From the Blurb:
“ The year is 1806. centuries have passed since practical magicians faded into the nation’s past. But scholars of this glorious history discover that one remains: the reclusive Mr Norrell, whose displays of magic send a thrill through the country. Proceeding to London, he raises a beautiful woman from the dead and summons an army of ghostly ships to terrify the French. Yet the cautious, fussy Norrell is challenged by the emergence of another magician: the brilliant novice Jonathan Strange. Young, handsome and daring, Strange is the very antithesis of Norrell. So begins a dangerous battle between these two great men which overwhelms that between England and France. And their own obsessions and secret dabblings with the dark arts are going to cause more trouble than they can imagine.”
I recently read Jonathan Strange and Mr Norrell by UK author Susanna Clarke. Despite my initial hesitation at the daunting and considerable detail and length of the novel, I found like those before me, these misgivings paled in comparison to the wonder of the book itself.
Jonathan Strange and Mr Norrell follows two main protagonists in the early 1800s in their efforts to reinstate English magic. Both are talented magicians and while Mr Norrell asserts himself as England’s magician and hoards all books ever published of magic, he soon takes on an enterprising student in the gentleman Jonathan Strange. While Norrell is fearful of new things and sudden changes, Strange is his opposite. The two magicians serve the English parliament through their combined efforts to defend England and defeat Napoleon Bonaparte. However, Norrell can never shake his fear that Strange will better him and deliberate actions to undermine their trust and future partnership are laid down from the first. But the darkest secret of Norrell’s early magic that causes the greatest danger. In very early attempts to gain favour in London society, Norrell performed magic beyond his own talents by seeking the aid of a Faerie which he bound to himself as a servant. Norrell keeps this secret from Strange and much of English society even after the two magicians quarrel and the friendship is broken.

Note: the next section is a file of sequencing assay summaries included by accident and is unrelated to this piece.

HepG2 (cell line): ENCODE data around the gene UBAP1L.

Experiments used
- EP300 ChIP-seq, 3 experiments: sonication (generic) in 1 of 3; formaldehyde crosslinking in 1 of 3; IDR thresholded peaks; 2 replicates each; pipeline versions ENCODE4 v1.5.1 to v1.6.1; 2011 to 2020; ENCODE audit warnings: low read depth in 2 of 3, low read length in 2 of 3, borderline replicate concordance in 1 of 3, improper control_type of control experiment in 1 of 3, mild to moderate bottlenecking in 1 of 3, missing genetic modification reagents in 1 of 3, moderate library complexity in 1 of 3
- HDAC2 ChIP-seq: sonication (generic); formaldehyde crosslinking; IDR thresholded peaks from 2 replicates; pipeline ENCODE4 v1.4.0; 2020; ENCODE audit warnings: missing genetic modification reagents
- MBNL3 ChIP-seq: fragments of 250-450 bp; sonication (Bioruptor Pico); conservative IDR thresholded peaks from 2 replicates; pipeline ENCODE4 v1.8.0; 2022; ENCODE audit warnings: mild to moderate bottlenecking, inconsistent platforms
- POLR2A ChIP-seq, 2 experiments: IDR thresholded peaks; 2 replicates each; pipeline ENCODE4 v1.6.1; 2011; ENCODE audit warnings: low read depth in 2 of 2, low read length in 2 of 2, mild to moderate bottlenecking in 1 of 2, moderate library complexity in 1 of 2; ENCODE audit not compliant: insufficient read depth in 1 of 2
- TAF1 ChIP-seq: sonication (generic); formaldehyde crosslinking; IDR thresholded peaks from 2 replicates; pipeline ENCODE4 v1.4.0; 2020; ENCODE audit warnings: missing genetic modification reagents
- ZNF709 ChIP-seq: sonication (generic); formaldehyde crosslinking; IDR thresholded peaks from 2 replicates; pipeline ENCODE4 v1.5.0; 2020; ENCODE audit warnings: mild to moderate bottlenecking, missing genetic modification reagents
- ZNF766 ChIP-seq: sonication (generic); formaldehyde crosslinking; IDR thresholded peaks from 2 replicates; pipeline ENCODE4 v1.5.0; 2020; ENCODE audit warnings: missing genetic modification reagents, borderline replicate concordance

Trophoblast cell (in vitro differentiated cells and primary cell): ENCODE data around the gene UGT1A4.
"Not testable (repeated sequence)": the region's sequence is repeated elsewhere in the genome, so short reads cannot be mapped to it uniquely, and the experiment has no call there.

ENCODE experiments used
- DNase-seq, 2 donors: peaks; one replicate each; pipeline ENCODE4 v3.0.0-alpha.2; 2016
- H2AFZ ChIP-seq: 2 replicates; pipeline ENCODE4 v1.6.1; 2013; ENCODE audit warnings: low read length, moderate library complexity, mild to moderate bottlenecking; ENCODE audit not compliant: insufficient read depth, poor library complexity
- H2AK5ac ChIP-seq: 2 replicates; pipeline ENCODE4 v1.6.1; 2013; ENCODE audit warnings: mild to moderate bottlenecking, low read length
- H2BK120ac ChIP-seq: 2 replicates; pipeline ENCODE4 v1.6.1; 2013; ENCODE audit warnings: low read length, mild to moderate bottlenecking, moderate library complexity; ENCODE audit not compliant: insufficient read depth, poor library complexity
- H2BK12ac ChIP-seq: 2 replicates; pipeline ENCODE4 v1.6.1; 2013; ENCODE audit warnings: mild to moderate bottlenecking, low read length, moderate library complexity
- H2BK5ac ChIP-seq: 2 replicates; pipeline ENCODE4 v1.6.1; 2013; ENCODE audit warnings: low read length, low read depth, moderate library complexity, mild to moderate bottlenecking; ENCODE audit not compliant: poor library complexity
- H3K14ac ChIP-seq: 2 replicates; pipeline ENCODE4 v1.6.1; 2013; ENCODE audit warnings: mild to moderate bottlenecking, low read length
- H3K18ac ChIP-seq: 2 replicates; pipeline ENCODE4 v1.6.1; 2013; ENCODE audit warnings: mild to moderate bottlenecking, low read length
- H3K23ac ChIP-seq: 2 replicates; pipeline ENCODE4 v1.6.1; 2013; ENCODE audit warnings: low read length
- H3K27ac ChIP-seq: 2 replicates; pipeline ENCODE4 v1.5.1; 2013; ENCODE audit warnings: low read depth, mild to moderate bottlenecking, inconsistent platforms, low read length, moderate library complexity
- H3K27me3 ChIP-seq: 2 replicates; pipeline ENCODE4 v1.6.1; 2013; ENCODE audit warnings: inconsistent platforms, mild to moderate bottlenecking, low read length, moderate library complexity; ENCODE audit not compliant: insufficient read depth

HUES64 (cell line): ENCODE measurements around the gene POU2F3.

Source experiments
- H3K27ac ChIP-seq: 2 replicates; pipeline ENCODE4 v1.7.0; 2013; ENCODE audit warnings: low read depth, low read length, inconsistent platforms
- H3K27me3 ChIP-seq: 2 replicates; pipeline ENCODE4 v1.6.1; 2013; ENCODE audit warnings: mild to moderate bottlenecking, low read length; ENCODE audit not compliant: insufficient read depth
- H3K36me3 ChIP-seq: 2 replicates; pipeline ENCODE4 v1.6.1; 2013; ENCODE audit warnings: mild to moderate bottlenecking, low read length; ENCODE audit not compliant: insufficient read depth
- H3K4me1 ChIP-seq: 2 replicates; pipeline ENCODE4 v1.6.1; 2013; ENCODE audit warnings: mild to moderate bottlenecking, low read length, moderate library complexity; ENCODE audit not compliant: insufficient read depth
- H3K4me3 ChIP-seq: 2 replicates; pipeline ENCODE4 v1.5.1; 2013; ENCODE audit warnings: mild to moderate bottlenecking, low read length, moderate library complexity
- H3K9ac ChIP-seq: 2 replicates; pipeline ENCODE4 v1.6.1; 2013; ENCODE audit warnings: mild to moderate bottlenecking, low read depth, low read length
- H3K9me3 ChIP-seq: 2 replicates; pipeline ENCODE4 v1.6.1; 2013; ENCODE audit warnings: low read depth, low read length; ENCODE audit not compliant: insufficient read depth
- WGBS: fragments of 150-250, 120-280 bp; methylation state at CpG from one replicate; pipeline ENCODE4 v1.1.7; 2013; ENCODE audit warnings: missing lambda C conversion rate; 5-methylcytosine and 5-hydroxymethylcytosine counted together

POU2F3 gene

The following years of bitter rivalry between Strange and Norrell see the exploitation of both magicians’ greatest weaknesses. Norrell has his fear and paranoia played against himself and Strange has his arrogance and rashness turned against himself. Throughout it all, the beings of Faerie manoeuvre and plot to overthrow both magicians and so retain hold on the dominion of a Faerie kingdom. The final battle between Norrell and Strange becomes a partnership to save innocent mortals stolen into Faerie including Jonathan Strange’s wife.
Jonathan Strange and Mr Norrell is a delightful and often dark tale, and a skilful alternate history of the Georgian era. The prose feels realistic as though truly compiled from Georgian authors. Despite the seemingly slower pace of the book’s action, the tone does not feel overburdened by it. High praise for the philosophical accounts, a detailed history and characters, and the introspection of morality led to a lingering sense of satisfaction, of closure, for the ending of the stand-alone novel.
Highly recommended for fans of alternate history, Gaslamp fantasies and gothic fantasies. Despite the daunting size of the book, it is a beautiful story, masterfully written and compelling. Well worth the read!
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